More directly to the artistic quality of Doctor Diderot’s and Mister d’Alembert’s Adventures: The photos here do little justice to the work’s precision, the sound of the slipcase’s snug fit, the layering of colours on the page, the motion of the spine, and the different textures of the 21st century cloth binding, the slipcase, endpapers and leaves of engraving papers so neatly adhering to each other that they feel like a single leaf. It is refreshing to see Alice appear outside the tableaux to which so many book artists have turned when inspired by Carroll. It is genius to have merged Carroll’s fictive exploration of logic and epistemology with the Enlightenment’s attempt to encompass humankind’s knowledge of the sciences, arts and industries or crafts.
Doctor Diderot’s and Mister d‘Alembert’s Adventures falls outside the span covered by Malutzki’s autobiography buchstäblich Buch (see under Further Reading). As such, it occupies a prospect from which to view Malutzki’s decades-long musing about the visual arts, knowledge and whimsy, all evident from his work — both solo and in collaboration with Ines von Ketelhodt — in the late 20th and early 21st centuries.
Zweite Enzyklopädie von Tlön: Ein Buchkunstprojekt von Ines von Ketelhodt und Peter Malutzki, 1997-2006 (2011)
Eva Hanebutt-Benz (Gutenberg-Museum Mainz) introduces the catalogue by defining the various sorts of encyclopedic reference work, where the Zweite Enzyklopädie fits in, how it is organised, and the inspirational role played by Borges’ story “Tlön, Uqbar, Orbis Tertius”, which is reproduced complete in the catalogue in Spanish as well as German and English. Hanebutt-Benz’s essay, too, is given first in German, then in English, establishing the pattern for all of the essays from the other twenty-two contributors to the catalogue — librarians, artists and curators — each describing two or more volumes of the Zweite Enzyklopädie.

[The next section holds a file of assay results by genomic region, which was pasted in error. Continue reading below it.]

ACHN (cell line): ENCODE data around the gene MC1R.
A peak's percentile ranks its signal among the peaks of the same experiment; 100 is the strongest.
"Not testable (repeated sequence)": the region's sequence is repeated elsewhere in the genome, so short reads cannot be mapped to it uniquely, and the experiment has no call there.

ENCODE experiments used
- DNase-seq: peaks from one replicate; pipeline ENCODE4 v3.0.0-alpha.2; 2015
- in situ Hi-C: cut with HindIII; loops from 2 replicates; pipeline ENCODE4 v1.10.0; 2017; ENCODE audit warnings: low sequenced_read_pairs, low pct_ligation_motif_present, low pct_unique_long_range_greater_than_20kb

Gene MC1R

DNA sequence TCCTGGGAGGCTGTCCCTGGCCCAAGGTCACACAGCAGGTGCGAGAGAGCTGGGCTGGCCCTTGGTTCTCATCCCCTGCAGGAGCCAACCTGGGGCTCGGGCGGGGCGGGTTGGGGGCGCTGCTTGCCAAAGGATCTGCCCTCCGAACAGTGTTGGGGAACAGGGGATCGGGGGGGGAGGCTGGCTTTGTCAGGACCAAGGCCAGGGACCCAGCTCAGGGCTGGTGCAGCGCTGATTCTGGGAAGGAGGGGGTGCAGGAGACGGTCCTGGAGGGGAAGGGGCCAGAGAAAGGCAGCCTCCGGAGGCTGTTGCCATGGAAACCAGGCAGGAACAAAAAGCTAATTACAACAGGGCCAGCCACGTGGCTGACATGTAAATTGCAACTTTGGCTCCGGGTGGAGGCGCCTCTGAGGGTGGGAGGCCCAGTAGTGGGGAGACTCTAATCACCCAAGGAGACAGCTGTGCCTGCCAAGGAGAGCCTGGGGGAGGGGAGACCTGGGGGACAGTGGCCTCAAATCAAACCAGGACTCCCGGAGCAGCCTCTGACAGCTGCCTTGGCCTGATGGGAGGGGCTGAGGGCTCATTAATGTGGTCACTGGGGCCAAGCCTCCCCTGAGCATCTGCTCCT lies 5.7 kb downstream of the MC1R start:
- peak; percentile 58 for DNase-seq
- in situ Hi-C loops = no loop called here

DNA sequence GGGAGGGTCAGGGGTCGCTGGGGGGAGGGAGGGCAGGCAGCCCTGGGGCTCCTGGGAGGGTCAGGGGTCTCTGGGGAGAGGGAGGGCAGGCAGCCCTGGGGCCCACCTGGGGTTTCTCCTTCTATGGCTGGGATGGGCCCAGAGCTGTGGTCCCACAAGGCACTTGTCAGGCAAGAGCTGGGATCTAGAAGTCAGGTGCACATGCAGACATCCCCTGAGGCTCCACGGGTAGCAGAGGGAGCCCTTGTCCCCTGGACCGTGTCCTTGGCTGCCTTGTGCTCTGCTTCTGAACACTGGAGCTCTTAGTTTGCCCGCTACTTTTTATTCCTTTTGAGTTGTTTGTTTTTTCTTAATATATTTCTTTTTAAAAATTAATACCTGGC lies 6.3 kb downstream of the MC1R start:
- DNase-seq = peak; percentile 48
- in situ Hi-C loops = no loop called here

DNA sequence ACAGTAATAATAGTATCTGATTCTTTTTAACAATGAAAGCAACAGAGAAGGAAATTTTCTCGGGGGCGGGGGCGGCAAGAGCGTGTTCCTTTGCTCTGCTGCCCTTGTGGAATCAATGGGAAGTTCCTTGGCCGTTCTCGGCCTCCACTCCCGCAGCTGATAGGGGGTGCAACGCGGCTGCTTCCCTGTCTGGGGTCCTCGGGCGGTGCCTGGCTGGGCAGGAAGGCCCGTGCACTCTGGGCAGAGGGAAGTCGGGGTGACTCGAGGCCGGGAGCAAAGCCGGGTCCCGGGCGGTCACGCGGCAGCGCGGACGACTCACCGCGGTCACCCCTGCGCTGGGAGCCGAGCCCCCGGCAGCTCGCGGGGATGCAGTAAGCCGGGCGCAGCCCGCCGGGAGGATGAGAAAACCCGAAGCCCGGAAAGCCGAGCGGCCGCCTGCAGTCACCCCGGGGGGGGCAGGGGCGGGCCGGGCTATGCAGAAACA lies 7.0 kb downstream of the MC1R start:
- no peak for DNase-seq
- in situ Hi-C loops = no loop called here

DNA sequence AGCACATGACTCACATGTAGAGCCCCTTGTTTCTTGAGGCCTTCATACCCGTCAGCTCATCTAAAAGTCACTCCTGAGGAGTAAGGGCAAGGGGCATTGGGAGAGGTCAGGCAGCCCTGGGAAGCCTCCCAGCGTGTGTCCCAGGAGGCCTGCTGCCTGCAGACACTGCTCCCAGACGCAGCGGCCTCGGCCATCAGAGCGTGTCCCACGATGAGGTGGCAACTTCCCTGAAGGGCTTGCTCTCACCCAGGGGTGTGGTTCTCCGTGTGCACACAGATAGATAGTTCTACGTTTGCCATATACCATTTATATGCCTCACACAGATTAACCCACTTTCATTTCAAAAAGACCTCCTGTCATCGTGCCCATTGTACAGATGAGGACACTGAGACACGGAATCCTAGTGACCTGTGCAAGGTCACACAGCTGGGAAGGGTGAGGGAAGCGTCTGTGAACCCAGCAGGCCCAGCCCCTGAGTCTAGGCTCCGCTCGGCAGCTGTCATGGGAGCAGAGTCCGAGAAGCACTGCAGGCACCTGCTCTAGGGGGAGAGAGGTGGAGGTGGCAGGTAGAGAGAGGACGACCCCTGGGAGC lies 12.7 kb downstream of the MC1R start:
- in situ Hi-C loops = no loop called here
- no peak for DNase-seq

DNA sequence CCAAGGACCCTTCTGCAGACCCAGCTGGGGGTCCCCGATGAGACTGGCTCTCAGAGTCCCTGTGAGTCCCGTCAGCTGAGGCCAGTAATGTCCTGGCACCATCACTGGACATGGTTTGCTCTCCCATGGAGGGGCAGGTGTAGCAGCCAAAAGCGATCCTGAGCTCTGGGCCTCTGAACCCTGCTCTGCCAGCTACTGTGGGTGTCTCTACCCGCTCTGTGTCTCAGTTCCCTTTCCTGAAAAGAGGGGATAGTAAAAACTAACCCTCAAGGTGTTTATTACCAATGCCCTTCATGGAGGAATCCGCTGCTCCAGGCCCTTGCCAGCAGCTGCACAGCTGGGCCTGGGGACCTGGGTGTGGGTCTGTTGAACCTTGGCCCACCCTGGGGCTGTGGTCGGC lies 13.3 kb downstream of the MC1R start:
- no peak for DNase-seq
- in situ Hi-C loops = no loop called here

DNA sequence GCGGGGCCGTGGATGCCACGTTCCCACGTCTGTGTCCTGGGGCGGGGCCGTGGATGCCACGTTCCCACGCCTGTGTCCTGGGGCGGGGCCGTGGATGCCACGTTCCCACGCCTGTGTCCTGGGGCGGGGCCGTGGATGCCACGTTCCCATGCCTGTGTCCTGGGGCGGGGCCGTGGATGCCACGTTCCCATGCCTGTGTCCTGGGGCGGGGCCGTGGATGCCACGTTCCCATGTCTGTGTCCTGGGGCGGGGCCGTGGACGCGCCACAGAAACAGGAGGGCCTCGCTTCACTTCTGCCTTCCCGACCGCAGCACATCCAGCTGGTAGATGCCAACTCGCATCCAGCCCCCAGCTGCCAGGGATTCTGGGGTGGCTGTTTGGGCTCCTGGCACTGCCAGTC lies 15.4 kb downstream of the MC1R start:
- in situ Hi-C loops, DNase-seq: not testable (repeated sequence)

This multilingualism of the catalogue is characteristic across the fifty volumes and the works of Von Ketelhodt and Malutzki in general. More important, by echoing the exploration of multilingualism, language and meaning in Borges’ story, it joins the story as a unifying force in the catalogue and across the Zweite Enzyklopädie. Excerpts from the story appear in many of the volumes, as the relevant contributors note and elucidate. Another unifying force aligned with the story is the artists’ use of the primary colours in the catalogue.
Sampling several paragraphs from the opening and closing of each language version, we can see the red, blue and yellow inks that are used to signal those portions of Borges’ text that appear somewhere in the fifty volumes. In the margins, the volume’s title and specific page number are called out in the relevant colour. The double-page spread separating the contributor’s essays from the section of photos of the fifty volumes applies the primary colours and black across the names of the fifty volumes, leaving space for future volumes. This is the sort of maker’s detail linked with the larger organisational elements that contributes to the unity of a work that, in Hanebutt-Benz’s words, is an “encyclopedic collection of creative possibilities, generating a book cosmos, closed within itself, playfully and yet following strict guide lines.”
As a work in and of itself, the catalogue intensifies so many of the characteristics of the more traditional “artist’s book” that, without the monolithic presence of the fifty volumes, sight of its “book art-ness” could slip away. The artists have a dual preventative. One is to make the fifty volumes a visible presence by giving each volume its own double-page spread following the double-page spread shown above. This generates 300 colour photos.
Another is a gamble: a roll of the dice that the twenty-three contributors would deliver comments on each volume that rise to the occasion. It was a winning gamble, but there is one superlative pair of essays that rings like a tuning fork: COOKBOOK and QUIZ as explained by librarian James Henry Spohrer (University of California, Berkeley). They are at once Borgesian, Malutzkian and Von Ketelhodt-esque.
Only the discussion of COOKBOOK is offered here — an incentive to visit QUIZ. In QUIZ, Spohrer seamlessly carries on his conversation with his “colleague“ Extasio Antón in a way that proves Hanebutt-Benz’s statement true:
The world recorded in this encyclopedia is, in the end, an actual encyclopedic collection of creative possibilities, generating a book cosmos, closed within itself, playfully and yet following strict guide lines.